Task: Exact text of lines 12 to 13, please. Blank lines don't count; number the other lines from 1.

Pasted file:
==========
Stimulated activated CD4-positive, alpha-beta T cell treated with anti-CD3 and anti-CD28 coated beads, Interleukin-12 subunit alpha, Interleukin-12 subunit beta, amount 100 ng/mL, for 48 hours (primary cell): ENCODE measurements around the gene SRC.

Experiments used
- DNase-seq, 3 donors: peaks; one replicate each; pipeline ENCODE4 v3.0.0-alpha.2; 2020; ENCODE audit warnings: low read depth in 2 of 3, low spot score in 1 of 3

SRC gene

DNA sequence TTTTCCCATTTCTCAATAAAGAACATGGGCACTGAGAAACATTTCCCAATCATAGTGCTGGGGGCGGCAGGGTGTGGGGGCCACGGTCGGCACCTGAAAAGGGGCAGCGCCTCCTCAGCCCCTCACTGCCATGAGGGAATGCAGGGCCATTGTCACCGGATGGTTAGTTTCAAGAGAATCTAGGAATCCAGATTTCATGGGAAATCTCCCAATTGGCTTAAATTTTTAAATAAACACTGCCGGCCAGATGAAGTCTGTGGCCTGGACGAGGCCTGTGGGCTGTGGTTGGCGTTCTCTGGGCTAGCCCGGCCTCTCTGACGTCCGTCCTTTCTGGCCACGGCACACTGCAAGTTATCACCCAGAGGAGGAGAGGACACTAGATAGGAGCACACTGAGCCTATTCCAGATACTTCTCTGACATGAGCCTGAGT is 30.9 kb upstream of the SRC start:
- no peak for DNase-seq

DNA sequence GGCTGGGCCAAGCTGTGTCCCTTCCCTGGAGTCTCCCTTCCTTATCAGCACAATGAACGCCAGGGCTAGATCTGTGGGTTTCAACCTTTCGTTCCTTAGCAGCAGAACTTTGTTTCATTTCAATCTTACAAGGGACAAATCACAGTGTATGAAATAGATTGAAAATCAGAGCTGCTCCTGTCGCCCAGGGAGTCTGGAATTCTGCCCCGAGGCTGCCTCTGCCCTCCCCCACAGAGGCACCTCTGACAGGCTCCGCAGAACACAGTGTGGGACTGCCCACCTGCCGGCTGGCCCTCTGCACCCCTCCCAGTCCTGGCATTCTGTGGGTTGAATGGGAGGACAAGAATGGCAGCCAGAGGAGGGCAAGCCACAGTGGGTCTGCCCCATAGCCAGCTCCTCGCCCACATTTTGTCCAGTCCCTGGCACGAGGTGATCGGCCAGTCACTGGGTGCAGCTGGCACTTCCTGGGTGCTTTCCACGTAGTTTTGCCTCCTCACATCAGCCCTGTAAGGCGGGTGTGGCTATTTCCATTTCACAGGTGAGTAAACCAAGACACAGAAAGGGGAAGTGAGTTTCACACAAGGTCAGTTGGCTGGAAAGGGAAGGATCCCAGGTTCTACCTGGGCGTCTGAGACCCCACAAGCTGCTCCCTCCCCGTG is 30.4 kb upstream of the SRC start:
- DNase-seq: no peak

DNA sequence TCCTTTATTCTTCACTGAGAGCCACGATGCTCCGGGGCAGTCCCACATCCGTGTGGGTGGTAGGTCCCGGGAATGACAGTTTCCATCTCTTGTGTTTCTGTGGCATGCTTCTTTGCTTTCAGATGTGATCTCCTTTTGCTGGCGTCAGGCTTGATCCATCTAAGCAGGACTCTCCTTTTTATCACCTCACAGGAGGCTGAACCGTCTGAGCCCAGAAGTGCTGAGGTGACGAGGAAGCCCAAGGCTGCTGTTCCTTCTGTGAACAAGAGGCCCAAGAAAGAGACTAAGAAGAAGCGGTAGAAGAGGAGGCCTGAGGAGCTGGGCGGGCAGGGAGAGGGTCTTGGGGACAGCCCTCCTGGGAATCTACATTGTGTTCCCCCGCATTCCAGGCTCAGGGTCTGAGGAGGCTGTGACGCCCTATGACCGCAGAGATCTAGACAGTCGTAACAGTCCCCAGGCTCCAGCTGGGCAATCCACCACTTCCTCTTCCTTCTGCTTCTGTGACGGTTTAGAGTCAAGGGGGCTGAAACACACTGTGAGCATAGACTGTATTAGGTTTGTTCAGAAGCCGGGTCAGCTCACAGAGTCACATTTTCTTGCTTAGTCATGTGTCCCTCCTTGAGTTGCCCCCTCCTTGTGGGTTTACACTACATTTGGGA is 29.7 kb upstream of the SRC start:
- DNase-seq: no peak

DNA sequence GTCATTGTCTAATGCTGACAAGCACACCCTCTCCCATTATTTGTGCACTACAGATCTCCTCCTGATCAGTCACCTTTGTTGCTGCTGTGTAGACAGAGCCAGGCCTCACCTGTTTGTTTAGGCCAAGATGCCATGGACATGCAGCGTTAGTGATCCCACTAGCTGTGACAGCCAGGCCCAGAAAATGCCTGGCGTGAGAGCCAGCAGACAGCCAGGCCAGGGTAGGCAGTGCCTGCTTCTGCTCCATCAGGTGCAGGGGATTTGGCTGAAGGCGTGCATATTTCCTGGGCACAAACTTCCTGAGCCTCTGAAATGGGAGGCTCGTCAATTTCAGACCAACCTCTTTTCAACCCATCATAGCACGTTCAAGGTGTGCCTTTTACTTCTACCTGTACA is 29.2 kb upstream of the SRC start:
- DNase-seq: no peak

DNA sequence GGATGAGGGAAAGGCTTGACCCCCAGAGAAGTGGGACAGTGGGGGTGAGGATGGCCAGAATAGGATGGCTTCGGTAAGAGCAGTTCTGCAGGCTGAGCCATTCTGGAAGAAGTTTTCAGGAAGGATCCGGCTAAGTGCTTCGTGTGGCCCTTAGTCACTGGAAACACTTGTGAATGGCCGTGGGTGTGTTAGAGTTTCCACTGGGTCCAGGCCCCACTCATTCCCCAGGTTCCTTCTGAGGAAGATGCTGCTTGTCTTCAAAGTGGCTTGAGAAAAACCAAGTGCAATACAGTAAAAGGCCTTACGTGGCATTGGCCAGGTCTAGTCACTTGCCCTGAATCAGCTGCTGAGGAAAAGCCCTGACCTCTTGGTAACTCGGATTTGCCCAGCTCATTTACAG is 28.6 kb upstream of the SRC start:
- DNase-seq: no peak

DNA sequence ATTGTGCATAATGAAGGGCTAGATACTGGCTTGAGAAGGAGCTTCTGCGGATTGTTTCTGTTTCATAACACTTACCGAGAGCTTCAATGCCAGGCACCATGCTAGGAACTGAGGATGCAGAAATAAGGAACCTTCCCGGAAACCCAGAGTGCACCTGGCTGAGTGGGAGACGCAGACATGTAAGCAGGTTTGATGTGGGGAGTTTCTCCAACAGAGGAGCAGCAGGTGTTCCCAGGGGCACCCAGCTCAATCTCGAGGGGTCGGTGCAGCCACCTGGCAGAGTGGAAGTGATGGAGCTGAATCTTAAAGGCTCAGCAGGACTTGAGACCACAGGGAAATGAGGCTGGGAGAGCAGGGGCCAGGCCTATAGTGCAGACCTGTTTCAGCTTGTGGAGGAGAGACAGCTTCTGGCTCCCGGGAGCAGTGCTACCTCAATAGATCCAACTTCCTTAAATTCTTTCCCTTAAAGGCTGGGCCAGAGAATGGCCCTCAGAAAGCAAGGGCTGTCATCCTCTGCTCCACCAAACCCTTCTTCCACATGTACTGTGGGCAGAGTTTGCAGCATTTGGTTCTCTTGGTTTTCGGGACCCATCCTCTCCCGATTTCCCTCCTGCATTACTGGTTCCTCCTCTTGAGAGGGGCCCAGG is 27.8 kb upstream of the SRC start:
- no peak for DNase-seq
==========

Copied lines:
- DNase-seq: no peak

DNA sequence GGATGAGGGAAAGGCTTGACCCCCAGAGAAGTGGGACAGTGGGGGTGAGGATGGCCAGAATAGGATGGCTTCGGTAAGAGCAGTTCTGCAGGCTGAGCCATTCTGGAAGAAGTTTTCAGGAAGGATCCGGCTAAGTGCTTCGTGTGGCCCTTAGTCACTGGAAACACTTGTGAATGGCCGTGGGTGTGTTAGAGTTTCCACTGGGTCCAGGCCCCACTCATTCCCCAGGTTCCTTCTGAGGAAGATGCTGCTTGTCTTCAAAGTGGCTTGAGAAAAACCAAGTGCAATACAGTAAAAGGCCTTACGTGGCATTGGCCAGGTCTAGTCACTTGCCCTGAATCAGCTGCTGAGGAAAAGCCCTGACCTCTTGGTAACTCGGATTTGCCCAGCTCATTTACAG is 28.6 kb upstream of the SRC start: